Joan Burdeniuk (left) travelled to Ghana to help work with credit unions in the African country.

Moola matters

Joan Burdeniuk writes from her travels to visit credit unions in developing countries.

The map on the on airplane board display shows that we are crossing Saskatchewan and the view from my window is of frozen white fields as far as the eye can see.

I can hardly believe that I am really heading out on yet another grand adventure.  As some of you may recall I was fortunate enough to obtain a volunteer position with the Canadian Cooperative Association (CCA) two years ago.

My first trip with CCA was a coaching program in Mongolia.  Coaching programs are designed to partner Credit Union staff from Canada with developing credit unions worldwide.  The goal is to be able to share best practices and experience to help these developing credit unions in their fight to move their members from poverty to prosperity.

In 2013 our credit union participated in another of CCA’s programs.  This one was called the Woman’s Mentorship Exchange.

This program is designed to expose Woman Credit Union leaders from developing countries to the Canadian Credit Union system.  The participants in this program spend a week in Ottawa learning about the Canadian Credit Union system then they are partnered with a host credit union for two weeks of practical experience.

I was fortunate enough to be able to host Helina Oforiwaa Quaque from Ghana Africa.

Since returning to Ghana Helina has been able to apply some of the learning’s and experience’s to strengthen their credit union.  In a recent report back to CCA Helina says: “It is amazing to know how the monitoring of our staff duties are massively progressing with the little knowledge and experience acquired from Canada. Right now, four of our staff have been caught in fraudulent acts where they were found to have embezzled some monies from the credit union’s funds, three of them are currently under police investigations and I am very grateful that I am able to help detect them by my observation.”

So you can well imagine my excitement when I found out that not only would I be traveling to Ghana for  my second posting with CCA but that one of the three credit unions I have been assigned to work with is the Berekum Teacher ‘s Credit Union, Helina’s credit union.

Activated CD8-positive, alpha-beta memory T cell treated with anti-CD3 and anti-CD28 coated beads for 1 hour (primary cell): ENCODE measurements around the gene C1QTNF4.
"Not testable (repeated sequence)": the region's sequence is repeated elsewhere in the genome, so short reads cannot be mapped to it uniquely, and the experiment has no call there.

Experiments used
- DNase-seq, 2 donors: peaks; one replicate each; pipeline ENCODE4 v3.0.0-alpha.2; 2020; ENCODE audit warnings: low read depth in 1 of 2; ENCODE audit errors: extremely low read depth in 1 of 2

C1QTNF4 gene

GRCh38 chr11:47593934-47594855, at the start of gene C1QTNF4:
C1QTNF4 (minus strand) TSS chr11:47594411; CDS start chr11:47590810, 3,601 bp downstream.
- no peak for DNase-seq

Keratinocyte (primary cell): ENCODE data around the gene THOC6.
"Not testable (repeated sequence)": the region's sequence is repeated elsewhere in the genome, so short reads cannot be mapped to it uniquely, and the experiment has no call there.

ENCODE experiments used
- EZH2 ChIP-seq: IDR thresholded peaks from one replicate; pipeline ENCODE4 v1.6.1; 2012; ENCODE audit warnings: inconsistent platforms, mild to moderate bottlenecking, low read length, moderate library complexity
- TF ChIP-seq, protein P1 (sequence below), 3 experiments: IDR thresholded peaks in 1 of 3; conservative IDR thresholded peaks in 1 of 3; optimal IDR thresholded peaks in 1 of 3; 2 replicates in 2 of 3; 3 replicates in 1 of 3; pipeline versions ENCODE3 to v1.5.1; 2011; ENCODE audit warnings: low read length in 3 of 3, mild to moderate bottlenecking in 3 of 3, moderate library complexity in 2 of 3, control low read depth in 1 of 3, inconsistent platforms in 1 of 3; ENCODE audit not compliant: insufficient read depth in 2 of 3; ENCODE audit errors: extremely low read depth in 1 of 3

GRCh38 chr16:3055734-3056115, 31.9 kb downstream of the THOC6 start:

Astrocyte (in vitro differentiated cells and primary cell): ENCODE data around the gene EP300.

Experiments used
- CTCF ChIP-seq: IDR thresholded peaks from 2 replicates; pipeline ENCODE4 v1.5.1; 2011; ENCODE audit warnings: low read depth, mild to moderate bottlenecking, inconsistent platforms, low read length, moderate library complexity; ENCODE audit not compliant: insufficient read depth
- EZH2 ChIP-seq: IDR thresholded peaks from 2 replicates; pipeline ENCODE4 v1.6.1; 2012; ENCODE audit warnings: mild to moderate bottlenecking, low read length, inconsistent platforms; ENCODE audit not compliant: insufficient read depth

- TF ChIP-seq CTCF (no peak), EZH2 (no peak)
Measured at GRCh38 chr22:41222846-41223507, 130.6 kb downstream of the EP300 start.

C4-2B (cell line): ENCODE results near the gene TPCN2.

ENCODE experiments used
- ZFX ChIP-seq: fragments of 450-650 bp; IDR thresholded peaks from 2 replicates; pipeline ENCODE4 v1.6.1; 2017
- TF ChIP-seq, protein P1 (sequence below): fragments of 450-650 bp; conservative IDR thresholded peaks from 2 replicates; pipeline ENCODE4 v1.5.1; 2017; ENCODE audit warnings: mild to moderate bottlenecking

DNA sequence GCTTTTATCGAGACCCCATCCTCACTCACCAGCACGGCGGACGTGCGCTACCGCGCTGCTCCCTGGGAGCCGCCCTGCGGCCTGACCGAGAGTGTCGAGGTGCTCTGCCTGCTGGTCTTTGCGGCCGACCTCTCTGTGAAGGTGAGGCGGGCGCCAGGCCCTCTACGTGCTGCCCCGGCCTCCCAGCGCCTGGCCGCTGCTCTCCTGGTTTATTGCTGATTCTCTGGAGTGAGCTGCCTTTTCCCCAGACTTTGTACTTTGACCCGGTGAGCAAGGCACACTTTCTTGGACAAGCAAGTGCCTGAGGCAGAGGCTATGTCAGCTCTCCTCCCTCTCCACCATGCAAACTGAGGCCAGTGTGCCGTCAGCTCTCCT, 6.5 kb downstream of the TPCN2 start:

I am not under any delusions, Ghana is a very poor country and it is a struggle for the majority of the population to survive let alone prosper, but people like Helina are working so hard to improve the conditions of their fellow countrymen that it is hard not to be optimistic.

Ghana is located in West Africa, bordered by the Cote d’Lvoire (Ivory Coast) to the west, Burkina Faso to the north, Togo to the east, and the Gulf of Guinea to the south.

The average life expectancy is 56 (men)  and 57 (women), the average yearly household income was reported as US$1,327 in 2008 by the Ghana Statistical Service.

It is hard but I know that there are people and organizations that are working diligently to improve the economic situation of the most impoverished.  I believe that it is only by moving out of poverty that we will be able to start to solve many of the other global problems that face so many today.

Credit Unions are structured on seven cooperative principles; two of those principles are concern for community and cooperation amongst cooperatives.  By working together we are all stronger.

If you wish to follow along on this journey I will be doing my best to provide regular updates (as internet service allows) via my blog www.I’ and the Integris Credit Union Facebook site.


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